“Snake” by D. H. Lawrence was written while the author was living in Sicily in 1923. The poem uses first person narration with the poet as the speaker. The setting and poem itself epitomizes the natural world and the hierarchy of life found in nature.
The tone and mood of the poem seem almost sympathetic toward the subject of the poem. The time and setting add to the casual atmosphere: July’s morning heat. This establishes the reason for the snake finding his way into the world of the man. The order of life created by the man’s authority over his land and trough is pushed aside by the intrusion of the snake and the natural world.
The narrator of the poem goes into his back yard and discovers a poisonous golden-brown snake drinking from the water trough. The serpent reminds him of a blind, regal deity as he nonchalantly raises his head and flicks its tongue.
The man feels as though he is standing in line waiting his turn. Calmly the snake, though aware of the man’s presence, continues to drink until he is full. He begins to move his long body down into the hole in the wall where he lives.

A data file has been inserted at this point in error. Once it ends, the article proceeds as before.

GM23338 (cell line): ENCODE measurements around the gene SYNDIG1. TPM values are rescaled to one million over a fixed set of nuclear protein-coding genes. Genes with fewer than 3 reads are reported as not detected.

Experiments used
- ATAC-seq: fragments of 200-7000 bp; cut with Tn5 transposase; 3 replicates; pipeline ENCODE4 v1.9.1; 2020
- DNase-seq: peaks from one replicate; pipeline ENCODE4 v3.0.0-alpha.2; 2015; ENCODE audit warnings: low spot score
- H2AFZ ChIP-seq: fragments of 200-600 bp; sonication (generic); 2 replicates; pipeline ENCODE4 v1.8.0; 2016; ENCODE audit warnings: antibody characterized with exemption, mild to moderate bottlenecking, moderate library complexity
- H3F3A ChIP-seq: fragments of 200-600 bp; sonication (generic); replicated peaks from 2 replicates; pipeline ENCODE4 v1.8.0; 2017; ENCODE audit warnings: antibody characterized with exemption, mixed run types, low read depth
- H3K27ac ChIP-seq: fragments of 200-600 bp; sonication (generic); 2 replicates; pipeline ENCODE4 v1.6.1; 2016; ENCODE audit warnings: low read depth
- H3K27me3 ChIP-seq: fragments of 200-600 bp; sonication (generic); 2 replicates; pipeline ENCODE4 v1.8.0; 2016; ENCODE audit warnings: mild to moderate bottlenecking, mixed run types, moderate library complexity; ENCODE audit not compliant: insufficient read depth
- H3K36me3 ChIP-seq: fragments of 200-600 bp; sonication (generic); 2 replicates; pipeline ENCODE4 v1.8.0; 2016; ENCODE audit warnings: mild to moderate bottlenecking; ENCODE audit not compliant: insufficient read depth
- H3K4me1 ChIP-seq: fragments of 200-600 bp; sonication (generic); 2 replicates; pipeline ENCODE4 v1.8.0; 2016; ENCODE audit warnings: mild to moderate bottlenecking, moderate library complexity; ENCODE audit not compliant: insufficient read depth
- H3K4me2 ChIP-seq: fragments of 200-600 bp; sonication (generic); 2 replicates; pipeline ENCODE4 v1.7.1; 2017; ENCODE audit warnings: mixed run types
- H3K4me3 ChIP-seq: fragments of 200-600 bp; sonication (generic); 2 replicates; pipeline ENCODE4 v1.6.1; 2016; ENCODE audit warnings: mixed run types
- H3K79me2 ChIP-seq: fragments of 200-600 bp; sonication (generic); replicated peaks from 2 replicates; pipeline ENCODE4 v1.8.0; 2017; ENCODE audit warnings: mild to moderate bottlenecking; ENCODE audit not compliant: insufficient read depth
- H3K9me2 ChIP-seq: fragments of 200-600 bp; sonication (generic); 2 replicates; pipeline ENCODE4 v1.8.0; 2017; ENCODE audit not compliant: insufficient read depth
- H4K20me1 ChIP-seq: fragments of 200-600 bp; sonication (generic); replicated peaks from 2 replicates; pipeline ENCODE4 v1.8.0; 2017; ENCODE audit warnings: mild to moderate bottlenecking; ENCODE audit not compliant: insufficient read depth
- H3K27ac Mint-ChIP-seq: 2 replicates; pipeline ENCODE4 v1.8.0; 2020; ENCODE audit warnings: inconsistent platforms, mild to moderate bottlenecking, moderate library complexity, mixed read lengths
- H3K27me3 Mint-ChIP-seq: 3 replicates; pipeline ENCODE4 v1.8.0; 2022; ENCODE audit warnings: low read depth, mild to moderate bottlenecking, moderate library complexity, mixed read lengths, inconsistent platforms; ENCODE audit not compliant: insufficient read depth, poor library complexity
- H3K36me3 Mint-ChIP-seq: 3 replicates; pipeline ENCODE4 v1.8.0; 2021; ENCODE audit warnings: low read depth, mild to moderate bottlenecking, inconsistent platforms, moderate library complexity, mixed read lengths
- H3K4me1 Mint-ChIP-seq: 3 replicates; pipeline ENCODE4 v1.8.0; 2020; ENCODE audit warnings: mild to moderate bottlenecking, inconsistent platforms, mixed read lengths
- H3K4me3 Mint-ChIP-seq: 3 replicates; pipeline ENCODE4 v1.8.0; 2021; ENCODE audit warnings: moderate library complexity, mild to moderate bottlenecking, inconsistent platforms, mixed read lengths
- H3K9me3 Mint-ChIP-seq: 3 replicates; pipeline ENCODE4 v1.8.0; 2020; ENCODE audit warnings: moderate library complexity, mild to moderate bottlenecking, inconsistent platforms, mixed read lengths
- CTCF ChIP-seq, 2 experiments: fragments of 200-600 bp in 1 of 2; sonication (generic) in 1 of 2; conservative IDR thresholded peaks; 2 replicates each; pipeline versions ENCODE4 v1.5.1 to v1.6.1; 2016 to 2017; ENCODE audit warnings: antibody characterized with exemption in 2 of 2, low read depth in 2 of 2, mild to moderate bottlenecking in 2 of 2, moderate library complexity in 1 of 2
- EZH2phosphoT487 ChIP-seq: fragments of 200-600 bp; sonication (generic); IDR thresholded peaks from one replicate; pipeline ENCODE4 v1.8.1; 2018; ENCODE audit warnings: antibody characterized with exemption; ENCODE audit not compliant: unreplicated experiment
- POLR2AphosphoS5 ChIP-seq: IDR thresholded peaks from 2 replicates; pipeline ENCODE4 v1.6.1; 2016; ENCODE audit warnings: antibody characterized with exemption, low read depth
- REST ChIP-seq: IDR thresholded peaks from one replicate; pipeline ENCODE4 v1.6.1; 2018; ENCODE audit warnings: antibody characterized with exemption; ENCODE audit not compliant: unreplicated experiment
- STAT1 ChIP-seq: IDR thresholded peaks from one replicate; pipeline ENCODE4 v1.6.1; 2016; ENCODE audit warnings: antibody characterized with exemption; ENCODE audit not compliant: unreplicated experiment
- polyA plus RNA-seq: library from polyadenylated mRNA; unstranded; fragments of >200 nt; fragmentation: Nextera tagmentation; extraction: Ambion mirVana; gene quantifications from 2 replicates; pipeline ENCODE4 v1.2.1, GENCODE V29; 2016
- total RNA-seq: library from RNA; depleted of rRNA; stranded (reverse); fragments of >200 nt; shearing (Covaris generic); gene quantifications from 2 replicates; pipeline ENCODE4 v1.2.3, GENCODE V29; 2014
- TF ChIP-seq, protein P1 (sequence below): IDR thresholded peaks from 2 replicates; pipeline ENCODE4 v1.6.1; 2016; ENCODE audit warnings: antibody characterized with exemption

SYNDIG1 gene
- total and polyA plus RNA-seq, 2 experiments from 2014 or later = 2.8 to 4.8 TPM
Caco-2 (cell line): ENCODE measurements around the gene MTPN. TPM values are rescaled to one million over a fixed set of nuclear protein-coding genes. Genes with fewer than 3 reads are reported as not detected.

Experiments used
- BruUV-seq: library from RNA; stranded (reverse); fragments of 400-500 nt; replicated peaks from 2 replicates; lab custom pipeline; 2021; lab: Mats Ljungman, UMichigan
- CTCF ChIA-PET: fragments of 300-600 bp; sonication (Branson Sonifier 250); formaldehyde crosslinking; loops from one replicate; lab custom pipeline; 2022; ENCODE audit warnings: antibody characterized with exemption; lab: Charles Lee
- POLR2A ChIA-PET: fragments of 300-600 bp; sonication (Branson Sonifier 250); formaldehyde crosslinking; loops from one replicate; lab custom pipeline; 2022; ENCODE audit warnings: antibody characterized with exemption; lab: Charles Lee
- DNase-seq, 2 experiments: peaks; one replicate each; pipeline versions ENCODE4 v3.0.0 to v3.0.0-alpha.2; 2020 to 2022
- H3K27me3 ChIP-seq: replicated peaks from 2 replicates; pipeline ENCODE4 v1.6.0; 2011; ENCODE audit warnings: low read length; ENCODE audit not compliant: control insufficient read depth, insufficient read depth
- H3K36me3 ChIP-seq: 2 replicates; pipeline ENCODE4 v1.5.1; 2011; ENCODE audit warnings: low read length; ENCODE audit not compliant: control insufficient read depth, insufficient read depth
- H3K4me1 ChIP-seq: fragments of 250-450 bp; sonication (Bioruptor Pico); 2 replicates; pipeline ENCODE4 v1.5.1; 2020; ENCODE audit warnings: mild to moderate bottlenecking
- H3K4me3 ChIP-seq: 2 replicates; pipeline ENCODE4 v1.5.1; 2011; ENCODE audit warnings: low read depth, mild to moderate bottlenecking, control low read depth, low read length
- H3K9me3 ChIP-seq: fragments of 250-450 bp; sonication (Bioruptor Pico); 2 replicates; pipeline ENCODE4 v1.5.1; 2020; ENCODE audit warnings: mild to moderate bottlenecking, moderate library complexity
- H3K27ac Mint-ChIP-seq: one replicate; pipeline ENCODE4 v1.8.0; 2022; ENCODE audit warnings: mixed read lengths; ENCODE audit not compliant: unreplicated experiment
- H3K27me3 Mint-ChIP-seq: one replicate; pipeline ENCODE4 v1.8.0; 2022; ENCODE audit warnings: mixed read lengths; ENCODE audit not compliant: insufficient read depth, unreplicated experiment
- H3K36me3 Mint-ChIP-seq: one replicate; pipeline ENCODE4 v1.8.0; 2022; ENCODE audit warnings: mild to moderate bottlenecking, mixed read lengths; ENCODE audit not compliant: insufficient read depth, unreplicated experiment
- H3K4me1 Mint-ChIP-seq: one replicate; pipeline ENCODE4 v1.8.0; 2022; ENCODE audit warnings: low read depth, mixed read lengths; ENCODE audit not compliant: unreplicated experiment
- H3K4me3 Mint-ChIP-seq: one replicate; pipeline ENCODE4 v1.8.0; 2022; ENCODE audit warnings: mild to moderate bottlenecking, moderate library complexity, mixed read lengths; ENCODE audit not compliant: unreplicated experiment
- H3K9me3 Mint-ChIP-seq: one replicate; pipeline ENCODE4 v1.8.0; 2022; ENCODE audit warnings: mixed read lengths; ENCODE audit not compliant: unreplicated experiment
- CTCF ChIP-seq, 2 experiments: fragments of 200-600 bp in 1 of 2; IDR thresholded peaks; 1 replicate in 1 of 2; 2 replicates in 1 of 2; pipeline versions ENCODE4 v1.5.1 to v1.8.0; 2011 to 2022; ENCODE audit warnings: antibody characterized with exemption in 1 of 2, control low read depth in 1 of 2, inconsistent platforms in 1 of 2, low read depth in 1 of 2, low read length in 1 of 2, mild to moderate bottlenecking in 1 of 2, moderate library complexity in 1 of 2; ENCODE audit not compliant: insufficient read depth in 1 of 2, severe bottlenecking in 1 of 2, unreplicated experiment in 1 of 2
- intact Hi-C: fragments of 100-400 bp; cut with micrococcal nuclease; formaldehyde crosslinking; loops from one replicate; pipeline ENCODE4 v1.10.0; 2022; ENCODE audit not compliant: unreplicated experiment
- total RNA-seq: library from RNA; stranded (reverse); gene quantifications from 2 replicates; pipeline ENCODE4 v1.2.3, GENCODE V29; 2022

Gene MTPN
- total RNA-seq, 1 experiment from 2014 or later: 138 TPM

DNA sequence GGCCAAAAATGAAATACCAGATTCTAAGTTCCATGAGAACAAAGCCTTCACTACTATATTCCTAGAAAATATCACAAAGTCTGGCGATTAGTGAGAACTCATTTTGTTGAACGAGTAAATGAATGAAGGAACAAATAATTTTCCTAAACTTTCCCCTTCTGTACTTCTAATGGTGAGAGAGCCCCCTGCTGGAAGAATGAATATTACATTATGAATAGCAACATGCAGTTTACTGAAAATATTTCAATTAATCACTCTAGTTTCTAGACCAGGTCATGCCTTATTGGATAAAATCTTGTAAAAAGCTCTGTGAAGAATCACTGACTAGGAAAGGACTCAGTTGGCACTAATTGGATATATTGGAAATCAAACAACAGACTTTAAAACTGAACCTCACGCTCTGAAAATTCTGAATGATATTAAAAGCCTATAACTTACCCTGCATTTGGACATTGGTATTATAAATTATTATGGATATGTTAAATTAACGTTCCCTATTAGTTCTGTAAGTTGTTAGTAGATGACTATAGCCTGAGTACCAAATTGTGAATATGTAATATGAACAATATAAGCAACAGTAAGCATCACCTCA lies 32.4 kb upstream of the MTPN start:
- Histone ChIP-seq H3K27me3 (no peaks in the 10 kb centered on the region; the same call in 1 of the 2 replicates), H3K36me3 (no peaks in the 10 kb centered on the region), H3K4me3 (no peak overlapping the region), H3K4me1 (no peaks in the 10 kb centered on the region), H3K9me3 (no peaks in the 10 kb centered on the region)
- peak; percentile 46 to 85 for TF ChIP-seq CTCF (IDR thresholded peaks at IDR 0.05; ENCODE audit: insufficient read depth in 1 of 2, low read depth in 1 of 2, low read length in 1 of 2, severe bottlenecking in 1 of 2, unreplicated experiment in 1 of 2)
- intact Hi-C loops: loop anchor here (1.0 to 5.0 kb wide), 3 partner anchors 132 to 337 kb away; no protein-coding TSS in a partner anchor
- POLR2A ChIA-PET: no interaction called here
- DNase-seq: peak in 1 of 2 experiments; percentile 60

The man finds himself with ambiguous feelings. In some respect, the man experiences the impression that he is the host to an honored guest. He is both fearful of the snake, and yet, he is honored to have the snake in his yard.
In his mind, he hears a voice that continually tells him that he would kill the snake if he were not afraid of it. Perversity takes over. As the snake moves into his hole, the man picks up a heavy stick and throws it at the snake. He does not think that he has hit him, but he is not for sure.
After he threw the log, the narrator's reaction was one of distaste and cowardice. He did not like the voices in his head. He associated the the snake with the albatross from the poem, "The Rime of the Ancient Mariner" by Coleridge. The albatross, killed by a seama, was supposed to be bad luck; however, it turned out to be an amulet of good fortune. This was how he felt about the snake.
But must I confess how I liked him,
How glad I was he had come like a guest in quiet, to drink at my water-trough
And depart peaceful, pacified, and thankless,
Into the burning bowels of this earth?
To the man, the snake was like a king without a country, and he hoped that he would come back again. Feeling that he had missed his chance, the narrator hoped that he would be able to correct his petty action. The reader becomes a part of the mans' self-examination of the relationship that the man has with the snake.
The poet draws the reader into the scene of his encounter with a deadly snake. The reader can feel the fear and admiration that the man has for this snake, a dangerous part of nature that feels so secure as he casually drinks the man’s water. When he tries to hurt the reptile, it is hard not to judge the man, but the snake was venomous. On the other hand, the snake is still one of God’s creatures that just needed a drink of water.